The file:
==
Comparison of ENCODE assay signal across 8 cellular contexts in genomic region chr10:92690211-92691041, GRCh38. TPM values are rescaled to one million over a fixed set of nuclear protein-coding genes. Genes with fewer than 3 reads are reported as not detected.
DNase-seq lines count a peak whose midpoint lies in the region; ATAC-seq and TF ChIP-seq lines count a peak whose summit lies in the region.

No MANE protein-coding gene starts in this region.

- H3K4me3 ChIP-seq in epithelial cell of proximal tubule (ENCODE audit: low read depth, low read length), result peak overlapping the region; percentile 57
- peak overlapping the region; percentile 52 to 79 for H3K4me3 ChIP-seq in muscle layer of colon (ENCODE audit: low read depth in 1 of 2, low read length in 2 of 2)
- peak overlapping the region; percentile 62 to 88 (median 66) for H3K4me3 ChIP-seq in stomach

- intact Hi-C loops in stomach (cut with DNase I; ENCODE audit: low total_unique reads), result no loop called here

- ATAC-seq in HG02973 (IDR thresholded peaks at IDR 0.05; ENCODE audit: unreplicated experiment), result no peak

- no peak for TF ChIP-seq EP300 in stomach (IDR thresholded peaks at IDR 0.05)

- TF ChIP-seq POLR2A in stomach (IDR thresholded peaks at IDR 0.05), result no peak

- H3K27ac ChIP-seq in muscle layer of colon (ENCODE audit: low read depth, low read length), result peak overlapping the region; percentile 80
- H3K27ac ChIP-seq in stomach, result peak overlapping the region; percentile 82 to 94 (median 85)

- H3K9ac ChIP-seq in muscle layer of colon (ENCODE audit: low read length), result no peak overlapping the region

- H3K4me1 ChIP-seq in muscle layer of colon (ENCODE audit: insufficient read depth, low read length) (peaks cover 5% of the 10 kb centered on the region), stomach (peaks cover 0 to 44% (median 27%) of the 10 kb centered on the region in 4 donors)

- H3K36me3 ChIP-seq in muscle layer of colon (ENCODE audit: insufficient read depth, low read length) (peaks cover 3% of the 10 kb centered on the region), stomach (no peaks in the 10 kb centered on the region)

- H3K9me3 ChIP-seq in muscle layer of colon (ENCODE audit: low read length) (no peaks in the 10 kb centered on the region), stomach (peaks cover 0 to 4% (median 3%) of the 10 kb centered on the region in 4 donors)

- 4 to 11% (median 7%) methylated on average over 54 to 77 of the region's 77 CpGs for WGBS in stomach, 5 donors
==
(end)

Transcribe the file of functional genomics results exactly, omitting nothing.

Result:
Comparison of ENCODE assay signal across 8 cellular contexts in genomic region chr10:92690211-92691041, GRCh38. TPM values are rescaled to one million over a fixed set of nuclear protein-coding genes. Genes with fewer than 3 reads are reported as not detected.
DNase-seq lines count a peak whose midpoint lies in the region; ATAC-seq and TF ChIP-seq lines count a peak whose summit lies in the region.

No MANE protein-coding gene starts in this region.

- H3K4me3 ChIP-seq in epithelial cell of proximal tubule (ENCODE audit: low read depth, low read length), result peak overlapping the region; percentile 57
- peak overlapping the region; percentile 52 to 79 for H3K4me3 ChIP-seq in muscle layer of colon (ENCODE audit: low read depth in 1 of 2, low read length in 2 of 2)
- peak overlapping the region; percentile 62 to 88 (median 66) for H3K4me3 ChIP-seq in stomach

- intact Hi-C loops in stomach (cut with DNase I; ENCODE audit: low total_unique reads), result no loop called here

- ATAC-seq in HG02973 (IDR thresholded peaks at IDR 0.05; ENCODE audit: unreplicated experiment), result no peak

- no peak for TF ChIP-seq EP300 in stomach (IDR thresholded peaks at IDR 0.05)

- TF ChIP-seq POLR2A in stomach (IDR thresholded peaks at IDR 0.05), result no peak

- H3K27ac ChIP-seq in muscle layer of colon (ENCODE audit: low read depth, low read length), result peak overlapping the region; percentile 80
- H3K27ac ChIP-seq in stomach, result peak overlapping the region; percentile 82 to 94 (median 85)

- H3K9ac ChIP-seq in muscle layer of colon (ENCODE audit: low read length), result no peak overlapping the region

- H3K4me1 ChIP-seq in muscle layer of colon (ENCODE audit: insufficient read depth, low read length) (peaks cover 5% of the 10 kb centered on the region), stomach (peaks cover 0 to 44% (median 27%) of the 10 kb centered on the region in 4 donors)

- H3K36me3 ChIP-seq in muscle layer of colon (ENCODE audit: insufficient read depth, low read length) (peaks cover 3% of the 10 kb centered on the region), stomach (no peaks in the 10 kb centered on the region)

- H3K9me3 ChIP-seq in muscle layer of colon (ENCODE audit: low read length) (no peaks in the 10 kb centered on the region), stomach (peaks cover 0 to 4% (median 3%) of the 10 kb centered on the region in 4 donors)

- 4 to 11% (median 7%) methylated on average over 54 to 77 of the region's 77 CpGs for WGBS in stomach, 5 donors